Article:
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The sounds /w/ (spelled ⟨V⟩) and /b/ (spelled ⟨B⟩) of Classical Latin developed into a bilabial fricative /β/ between vowels in Early Medieval Latin. Therefore, ⟨V⟩ no longer represented adequately the labial-velar approximant sound /w/ of Germanic phonology.
The Germanic /w/ phoneme was therefore written as ⟨VV⟩ or ⟨uu⟩ (⟨u⟩ and ⟨v⟩ becoming distinct only by the Early Modern period) by the 7th or 8th century by the earliest writers of Old English and Old High German. Gothic (not Latin-based), by contrast, simply used a letter based on the Greek Υ for the same sound. The digraph ⟨VV⟩/⟨uu⟩ was also used in Medieval Latin to represent Germanic names, including Gothic ones like Wamba.
It is from this ⟨uu⟩ digraph that the modern name "double U" derives. The digraph was commonly used in the spelling of Old High German, but only sporadically in Old English, where the /w/ sound was usually represented by the runic ⟨Ƿ⟩ wynn. In early Middle English, following the 11th-century Norman Conquest, ⟨uu⟩ gained popularity and by 1300 it had taken wynn's place in common use.
Scribal realization of the digraph could look like a pair of Vs whose branches crossed in the middle. An obsolete, cursive form found in the nineteenth century in both English and German was in the form of an en whose rightmost branch curved around as in a cursive vee.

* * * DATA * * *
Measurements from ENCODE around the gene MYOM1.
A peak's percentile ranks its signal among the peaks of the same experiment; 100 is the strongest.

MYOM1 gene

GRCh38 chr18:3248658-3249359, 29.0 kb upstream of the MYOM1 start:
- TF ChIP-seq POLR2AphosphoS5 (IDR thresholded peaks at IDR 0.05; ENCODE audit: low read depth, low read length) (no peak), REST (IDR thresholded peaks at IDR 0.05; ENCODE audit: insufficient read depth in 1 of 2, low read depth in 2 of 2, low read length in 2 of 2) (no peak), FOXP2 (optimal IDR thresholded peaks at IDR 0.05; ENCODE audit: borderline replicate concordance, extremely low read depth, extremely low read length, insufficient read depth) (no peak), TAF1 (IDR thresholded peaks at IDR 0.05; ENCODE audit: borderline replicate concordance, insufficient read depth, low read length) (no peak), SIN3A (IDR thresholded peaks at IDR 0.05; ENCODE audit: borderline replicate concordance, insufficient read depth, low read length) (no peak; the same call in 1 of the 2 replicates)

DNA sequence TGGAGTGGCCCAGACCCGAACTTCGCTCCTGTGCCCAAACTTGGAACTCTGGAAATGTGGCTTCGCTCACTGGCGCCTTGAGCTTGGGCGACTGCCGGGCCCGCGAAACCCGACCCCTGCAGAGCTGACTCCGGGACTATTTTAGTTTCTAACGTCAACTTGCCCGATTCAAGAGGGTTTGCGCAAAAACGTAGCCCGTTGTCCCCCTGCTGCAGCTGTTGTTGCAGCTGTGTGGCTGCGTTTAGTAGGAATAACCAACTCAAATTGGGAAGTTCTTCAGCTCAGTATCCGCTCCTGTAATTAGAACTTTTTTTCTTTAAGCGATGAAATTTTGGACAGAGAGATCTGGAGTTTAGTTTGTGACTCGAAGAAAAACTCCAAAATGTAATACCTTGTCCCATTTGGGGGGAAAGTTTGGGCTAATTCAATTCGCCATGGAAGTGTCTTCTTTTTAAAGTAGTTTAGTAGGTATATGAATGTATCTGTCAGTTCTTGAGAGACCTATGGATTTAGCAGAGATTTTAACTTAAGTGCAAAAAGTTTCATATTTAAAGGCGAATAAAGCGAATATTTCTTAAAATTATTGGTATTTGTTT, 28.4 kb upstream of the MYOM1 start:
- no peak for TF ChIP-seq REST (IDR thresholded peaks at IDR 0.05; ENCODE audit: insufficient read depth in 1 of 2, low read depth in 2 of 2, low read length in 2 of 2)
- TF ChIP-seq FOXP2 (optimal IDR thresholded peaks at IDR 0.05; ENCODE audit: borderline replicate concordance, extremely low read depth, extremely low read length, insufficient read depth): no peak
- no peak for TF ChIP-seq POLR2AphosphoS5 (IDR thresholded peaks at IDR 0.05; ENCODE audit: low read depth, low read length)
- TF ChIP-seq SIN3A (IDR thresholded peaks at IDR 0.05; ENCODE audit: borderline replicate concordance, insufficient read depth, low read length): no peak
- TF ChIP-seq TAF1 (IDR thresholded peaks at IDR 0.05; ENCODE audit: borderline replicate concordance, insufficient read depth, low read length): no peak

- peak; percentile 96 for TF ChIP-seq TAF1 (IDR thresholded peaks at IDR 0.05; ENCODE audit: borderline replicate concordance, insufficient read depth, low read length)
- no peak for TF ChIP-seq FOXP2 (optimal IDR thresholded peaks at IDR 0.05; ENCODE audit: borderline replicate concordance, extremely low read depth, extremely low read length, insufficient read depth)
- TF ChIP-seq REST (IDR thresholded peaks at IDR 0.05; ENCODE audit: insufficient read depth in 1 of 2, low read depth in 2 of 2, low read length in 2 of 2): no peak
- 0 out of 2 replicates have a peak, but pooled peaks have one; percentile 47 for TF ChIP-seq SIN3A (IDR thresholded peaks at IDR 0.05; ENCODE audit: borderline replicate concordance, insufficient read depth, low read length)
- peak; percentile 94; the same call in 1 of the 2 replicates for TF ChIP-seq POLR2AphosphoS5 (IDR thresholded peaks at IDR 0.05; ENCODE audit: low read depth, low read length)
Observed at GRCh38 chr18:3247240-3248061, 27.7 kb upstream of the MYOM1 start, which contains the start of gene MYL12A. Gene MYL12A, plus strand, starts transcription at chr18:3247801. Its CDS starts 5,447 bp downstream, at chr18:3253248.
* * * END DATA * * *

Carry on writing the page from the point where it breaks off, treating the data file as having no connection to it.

The shift from the digraph ⟨VV⟩ to the distinct ligature ⟨W⟩ is thus gradual, and is only apparent in abecedaria, explicit listings of all individual letters. It was probably considered a separate letter by the 14th century in both Middle English and Middle German orthography, although it remained an outsider not really considered part of the Latin alphabet proper, as expressed by Valentin Ickelshamer in the 16th century, who complained that
Poor w is so infamous and unknown that many barely know either its name or its shape, not those who aspire to being Latinists, as they have no need of it, nor do the Germans, not even the schoolmasters, know what to do with it or how to call it; some call it we, [... others] call it uu, [...] the Swabians call it auwawau